Namespaces organize the objects defined in an assembly. Assemblies can contain multiple namespaces, which can in turn contain other namespaces. Namespaces prevent ambiguity and simplify references when using large groups of objects such as class libraries.
The general namespace for ComponentOne Web products is C1.Web. The following code fragment shows how to declare a C1MultiPage (which is one of the core Studio for ASP.NET AJAX classes) using the fully qualified name for this class:
Dim MultiPage As C1.Web.UI.Controls.C1MultiPage
Namespaces address a problem sometimes known as namespace pollution, in which the developer of a class library is hampered by the use of similar names in another library. These conflicts with existing components are sometimes called name collisions.
Fully qualified names are object references that are prefixed with the name of the namespace where the object is defined. You can use objects defined in other projects if you create a reference to the class (by choosing Add Reference from the Project menu) and then use the fully qualified name for the object in your code.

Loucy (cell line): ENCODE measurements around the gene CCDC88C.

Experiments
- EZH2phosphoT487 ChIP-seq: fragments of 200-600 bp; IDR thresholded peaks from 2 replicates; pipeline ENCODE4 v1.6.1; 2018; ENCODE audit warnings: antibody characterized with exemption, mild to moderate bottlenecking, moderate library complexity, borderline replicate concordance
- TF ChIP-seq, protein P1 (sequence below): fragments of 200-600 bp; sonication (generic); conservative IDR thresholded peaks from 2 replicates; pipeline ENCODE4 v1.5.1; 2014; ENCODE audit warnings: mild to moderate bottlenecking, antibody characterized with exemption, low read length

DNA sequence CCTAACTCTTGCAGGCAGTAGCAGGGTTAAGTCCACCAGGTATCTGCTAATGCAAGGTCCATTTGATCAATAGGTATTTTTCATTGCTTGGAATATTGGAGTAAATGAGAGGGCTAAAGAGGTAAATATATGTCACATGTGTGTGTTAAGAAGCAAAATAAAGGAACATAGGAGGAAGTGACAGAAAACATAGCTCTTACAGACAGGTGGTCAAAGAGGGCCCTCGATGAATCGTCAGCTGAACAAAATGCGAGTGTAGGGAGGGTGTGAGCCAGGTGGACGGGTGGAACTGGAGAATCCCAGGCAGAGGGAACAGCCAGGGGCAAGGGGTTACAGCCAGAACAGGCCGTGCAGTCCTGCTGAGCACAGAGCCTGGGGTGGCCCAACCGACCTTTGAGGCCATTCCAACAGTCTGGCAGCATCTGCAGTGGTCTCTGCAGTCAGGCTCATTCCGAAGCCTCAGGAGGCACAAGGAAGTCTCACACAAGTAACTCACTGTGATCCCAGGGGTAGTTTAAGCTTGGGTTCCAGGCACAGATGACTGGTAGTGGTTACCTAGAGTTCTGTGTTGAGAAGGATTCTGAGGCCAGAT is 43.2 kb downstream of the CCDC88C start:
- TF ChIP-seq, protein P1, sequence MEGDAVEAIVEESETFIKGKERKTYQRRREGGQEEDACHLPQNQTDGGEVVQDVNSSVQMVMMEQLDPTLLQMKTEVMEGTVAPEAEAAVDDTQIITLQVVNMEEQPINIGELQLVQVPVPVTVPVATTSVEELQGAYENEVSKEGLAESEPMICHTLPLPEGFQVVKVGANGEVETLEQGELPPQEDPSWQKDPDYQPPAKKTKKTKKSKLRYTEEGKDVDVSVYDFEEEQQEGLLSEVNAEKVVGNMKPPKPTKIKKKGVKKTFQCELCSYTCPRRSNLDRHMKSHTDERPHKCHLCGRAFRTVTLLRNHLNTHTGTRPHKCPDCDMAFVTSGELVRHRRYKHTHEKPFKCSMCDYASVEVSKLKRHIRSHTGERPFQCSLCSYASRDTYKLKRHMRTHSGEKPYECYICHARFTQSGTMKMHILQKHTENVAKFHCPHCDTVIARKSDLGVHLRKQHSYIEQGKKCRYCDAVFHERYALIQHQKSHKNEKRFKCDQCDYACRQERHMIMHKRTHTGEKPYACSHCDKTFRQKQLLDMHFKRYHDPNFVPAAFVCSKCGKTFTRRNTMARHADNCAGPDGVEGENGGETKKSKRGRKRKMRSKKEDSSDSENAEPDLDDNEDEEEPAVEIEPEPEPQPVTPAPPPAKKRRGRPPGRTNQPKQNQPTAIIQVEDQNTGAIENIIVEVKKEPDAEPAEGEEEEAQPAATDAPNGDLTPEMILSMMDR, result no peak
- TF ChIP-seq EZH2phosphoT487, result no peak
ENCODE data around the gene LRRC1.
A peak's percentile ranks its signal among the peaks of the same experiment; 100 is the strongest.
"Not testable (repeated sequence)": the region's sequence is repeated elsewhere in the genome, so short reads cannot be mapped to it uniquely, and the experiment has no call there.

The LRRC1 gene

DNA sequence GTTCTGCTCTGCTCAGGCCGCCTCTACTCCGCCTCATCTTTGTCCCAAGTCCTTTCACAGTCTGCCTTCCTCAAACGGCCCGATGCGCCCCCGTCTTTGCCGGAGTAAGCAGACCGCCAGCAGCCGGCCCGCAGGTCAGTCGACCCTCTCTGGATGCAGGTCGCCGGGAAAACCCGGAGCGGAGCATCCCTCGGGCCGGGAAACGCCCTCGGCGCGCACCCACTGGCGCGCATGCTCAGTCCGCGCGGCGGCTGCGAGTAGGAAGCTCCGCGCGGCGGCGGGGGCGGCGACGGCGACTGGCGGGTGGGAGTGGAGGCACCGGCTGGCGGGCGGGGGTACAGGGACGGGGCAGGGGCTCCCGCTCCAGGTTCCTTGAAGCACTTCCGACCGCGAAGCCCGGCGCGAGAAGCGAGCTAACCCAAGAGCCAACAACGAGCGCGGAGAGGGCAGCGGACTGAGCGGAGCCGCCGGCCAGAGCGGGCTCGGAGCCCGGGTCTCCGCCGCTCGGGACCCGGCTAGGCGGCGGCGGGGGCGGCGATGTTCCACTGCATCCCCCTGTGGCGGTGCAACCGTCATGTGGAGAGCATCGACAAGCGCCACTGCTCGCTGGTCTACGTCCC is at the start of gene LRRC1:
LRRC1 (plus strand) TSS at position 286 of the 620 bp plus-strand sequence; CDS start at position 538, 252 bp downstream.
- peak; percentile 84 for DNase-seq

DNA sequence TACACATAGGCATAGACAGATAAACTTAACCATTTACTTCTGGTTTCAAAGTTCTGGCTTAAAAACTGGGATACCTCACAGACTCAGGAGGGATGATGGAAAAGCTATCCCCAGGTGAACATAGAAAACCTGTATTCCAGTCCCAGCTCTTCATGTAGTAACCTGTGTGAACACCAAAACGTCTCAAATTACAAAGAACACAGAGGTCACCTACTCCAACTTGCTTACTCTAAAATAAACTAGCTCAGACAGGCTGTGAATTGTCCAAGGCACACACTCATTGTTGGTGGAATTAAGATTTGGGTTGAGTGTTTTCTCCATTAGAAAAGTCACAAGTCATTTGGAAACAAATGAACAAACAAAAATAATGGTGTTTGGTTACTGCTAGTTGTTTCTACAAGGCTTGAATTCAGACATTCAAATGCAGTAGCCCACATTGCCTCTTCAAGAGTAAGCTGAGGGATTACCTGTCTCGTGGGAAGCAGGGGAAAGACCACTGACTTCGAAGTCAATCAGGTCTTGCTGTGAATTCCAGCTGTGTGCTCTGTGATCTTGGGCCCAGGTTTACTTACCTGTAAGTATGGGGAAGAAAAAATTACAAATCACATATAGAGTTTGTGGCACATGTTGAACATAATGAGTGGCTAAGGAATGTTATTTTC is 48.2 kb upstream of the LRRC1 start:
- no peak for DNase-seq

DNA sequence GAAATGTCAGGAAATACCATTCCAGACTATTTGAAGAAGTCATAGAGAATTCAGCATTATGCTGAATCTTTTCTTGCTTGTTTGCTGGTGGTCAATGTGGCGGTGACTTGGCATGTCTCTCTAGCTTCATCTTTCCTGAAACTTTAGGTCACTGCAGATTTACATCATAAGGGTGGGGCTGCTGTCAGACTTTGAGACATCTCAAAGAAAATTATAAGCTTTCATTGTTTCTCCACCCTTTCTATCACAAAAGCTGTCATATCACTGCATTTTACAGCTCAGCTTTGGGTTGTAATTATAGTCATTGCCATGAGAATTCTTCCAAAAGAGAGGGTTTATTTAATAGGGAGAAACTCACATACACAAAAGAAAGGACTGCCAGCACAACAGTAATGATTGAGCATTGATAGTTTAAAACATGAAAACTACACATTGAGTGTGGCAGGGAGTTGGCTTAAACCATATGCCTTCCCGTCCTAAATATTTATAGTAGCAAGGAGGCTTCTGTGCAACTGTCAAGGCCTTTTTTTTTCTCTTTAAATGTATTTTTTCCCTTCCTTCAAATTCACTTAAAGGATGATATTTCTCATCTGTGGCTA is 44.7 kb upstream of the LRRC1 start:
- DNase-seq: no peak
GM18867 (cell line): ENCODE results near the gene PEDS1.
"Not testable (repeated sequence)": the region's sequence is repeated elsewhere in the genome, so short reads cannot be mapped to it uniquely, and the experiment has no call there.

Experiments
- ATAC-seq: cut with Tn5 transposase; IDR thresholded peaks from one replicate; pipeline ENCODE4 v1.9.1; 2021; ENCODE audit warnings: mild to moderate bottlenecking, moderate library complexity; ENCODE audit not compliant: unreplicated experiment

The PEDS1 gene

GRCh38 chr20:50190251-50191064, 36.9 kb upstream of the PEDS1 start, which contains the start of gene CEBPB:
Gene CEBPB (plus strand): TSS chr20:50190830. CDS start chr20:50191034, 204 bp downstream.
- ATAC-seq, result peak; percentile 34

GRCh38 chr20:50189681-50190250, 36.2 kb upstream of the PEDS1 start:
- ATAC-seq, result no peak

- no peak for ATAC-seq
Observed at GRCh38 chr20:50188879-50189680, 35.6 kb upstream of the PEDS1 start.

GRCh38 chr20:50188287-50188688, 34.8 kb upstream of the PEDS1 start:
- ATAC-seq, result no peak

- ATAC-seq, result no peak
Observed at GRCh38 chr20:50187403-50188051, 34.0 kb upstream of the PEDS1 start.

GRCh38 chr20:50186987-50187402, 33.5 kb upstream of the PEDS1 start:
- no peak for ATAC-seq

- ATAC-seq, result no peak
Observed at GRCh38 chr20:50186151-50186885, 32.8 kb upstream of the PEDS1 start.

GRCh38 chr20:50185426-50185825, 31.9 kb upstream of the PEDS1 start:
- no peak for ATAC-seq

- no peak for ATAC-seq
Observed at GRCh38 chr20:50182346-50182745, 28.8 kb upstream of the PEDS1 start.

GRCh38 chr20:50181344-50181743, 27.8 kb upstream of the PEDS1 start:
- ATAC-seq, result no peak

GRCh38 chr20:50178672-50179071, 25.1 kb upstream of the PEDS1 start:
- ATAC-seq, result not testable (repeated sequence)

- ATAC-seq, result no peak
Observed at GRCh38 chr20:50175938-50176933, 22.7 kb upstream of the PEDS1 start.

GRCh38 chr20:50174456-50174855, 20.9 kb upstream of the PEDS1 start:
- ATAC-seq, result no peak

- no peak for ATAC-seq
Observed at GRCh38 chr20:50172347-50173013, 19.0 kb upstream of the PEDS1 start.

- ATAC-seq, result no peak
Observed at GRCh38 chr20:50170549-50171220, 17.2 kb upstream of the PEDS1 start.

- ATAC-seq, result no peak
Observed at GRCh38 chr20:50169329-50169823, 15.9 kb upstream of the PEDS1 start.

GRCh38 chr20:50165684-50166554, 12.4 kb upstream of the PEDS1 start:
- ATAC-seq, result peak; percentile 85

Fully qualified names prevent naming conflicts because the compiler can always determine which object is being used. However, the names themselves can get long and cumbersome. To get around this, you can use the Imports statement (using in C#) to define an alias — an abbreviated name you can use in place of a fully qualified name. For example, the following code snippet creates aliases for two fully qualified names, and uses these aliases to define two objects:
Imports C1MultiPage = C1.Web.UI.Controls.C1MultiPage
Imports MyMultiPage = MyProject.Objects.C1MultiPage
Dim wm1 As C1MultiPage
Dim wm2 As MyMultiPageMenu
using C1MultiPage = C1.Web.UI.Controls.C1MultiPage;
using MyMultiPage = MyProject.Objects.C1MultiPage;
If you use the Imports statement without an alias, you can use all the names in that namespace without qualification provided they are unique to the project.